Bacteria are the little creatures that are too small to see with a microscope. They are responsible for a number of illnesses. They help you digest your food. They outnumber all of humanity.  They are everywhere, in our bodies, in our neighbor’s bodies, in our water, in our food, and on our hands. Most people think that bacteria are causes of disease and that we would be better off if they didn't exist. Not all of them are bad though, but that doesn't mean you shouldn't be careful.

Bacteria are diverse, like other groups of animals, but are strange enough to be classified not as an animal, nor a plant, but to a group to themselves. It is a large group though, for sure. There is about ten times the amount of bacteria cells than human cells on, and in, a human body alone. Bacteria are crazy good at multiplying and reproducing. Most will breed asexually, which means that they only need one bacterium and not two. They will split themselves in two, and each half will be a new bacteria clone. If their environment is just right, some species of bacteria can double their population every ten minutes!

Salmonella Bacteria in the Process of Invading a Human CellCredit: Wikimedia Commons

Bacteria come in many shapes and sizes. They can look like a bunch of balls in a line, they can be cylindrical or tube-like, some have complex shapes, and some are simpler than others. Some are like spirals, some even have tails. All of them are too small to see with the naked eye, but their size can vary depending on the species. That's not to say they are the smallest living things, viruses are even smaller. There is a difference between Viruses and Bacteria, and as a matter of fact, some viruses have been known to infect bacteria and get them sick!

In case you are wondering how those tiny creatures can give us runny noses and faulty throats, well, I can't quite answer that question specifically, because different bacteria will do different things. But I can give you some examples. All bacteria that make people and animals sick are called Pathogens. Pathogens will infect their hosts, sort of like parasites. Most will simply stay on your skin, where they can cause no harm. Some will infect the skin, but most of the bacteria that try takeovers will try from the inside. Some may find their way inside your body, and that is not a good thing.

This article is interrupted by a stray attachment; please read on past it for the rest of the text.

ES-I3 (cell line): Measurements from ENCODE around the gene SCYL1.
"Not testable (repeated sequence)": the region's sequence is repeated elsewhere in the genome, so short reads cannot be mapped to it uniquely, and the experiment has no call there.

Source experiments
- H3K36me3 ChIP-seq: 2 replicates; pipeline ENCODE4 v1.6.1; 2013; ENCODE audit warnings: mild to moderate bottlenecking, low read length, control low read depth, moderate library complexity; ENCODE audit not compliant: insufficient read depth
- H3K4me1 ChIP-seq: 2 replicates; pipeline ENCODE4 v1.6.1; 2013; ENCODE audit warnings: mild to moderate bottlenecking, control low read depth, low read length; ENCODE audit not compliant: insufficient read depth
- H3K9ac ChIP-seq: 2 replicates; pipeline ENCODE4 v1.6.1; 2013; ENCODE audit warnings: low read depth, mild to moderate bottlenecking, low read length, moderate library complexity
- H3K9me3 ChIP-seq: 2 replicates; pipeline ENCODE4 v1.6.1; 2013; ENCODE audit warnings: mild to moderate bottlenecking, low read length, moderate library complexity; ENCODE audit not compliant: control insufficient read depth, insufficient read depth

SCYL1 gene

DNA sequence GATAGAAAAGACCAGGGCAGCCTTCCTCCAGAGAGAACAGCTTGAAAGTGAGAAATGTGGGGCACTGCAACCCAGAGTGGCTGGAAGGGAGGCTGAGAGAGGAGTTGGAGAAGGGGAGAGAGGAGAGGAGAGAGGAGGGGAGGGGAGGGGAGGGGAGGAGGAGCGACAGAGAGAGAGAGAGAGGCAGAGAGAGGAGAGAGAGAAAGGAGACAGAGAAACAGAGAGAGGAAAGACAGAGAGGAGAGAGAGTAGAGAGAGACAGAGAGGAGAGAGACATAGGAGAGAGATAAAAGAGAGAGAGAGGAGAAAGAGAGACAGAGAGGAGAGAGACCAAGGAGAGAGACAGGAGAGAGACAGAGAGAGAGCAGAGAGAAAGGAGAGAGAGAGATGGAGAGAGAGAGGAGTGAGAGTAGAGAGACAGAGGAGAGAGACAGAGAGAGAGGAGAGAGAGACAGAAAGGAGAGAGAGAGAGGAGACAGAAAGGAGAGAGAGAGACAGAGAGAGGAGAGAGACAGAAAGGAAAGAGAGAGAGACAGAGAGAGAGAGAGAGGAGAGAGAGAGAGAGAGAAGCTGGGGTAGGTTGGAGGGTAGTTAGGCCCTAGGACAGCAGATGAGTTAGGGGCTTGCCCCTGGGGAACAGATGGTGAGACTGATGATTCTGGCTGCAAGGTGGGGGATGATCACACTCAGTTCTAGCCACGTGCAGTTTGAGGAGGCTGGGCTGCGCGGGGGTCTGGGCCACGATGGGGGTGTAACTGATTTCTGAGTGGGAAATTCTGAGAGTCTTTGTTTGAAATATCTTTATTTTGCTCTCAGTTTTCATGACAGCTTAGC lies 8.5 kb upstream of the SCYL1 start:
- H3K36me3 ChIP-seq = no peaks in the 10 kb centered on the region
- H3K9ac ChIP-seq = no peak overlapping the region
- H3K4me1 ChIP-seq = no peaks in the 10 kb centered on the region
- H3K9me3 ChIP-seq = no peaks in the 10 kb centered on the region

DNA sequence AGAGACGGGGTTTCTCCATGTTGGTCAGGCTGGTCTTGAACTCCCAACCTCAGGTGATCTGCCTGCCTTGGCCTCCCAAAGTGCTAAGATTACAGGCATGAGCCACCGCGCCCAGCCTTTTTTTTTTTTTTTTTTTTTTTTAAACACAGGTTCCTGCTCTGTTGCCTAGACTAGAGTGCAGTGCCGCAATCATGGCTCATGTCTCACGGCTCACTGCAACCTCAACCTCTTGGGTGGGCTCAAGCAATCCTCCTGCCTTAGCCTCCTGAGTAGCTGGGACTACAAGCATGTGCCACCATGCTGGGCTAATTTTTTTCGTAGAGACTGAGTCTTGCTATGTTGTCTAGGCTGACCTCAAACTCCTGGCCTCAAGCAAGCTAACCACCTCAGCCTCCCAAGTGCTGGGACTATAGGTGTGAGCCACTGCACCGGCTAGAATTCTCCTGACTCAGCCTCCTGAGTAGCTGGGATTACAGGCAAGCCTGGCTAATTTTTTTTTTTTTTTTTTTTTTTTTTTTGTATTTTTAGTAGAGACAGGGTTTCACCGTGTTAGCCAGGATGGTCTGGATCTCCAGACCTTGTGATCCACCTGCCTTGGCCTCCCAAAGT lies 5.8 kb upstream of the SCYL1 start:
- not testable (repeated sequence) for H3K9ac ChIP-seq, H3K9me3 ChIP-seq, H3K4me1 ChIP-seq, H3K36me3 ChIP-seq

In general, bacteria will eat at your various parts, depending on the species. Even these creatures need to eat. If they attack your throat, then your throat gets sore. They can attack other sections of your body, thus making sure that they don't work properly. Your body has its own defensive tactics, though, and sometimes it feels like the bacteria are causing some things that your body does to protect you. For instance, a runny nose is like a river where the bacteria are trying to swim upstream. A cough is like a catapult flinging bad bacteria out of your body. (Make sure you don't cough on other people, then you'll just get them sick.) Germs don't like the heat, so your body gives you a fever to kill the bacteria. 

Bacteria in CerebroSpinal FluidCredit: Wikimedia Commons

Not all bacteria are bad for you. Some live inside your stomach, and help digest all of the food that you stuff down there. Bacteria that help their hosts are called “Mutualists”. They are the kind of bacteria that don't try to kill you. Other bacteria, called predators, will actually hunt smaller microorganisms. Isn't that strange, really tiny things eating even tinier things?

Understanding Bacteria

Fun Animated Video for Understanding Bacteria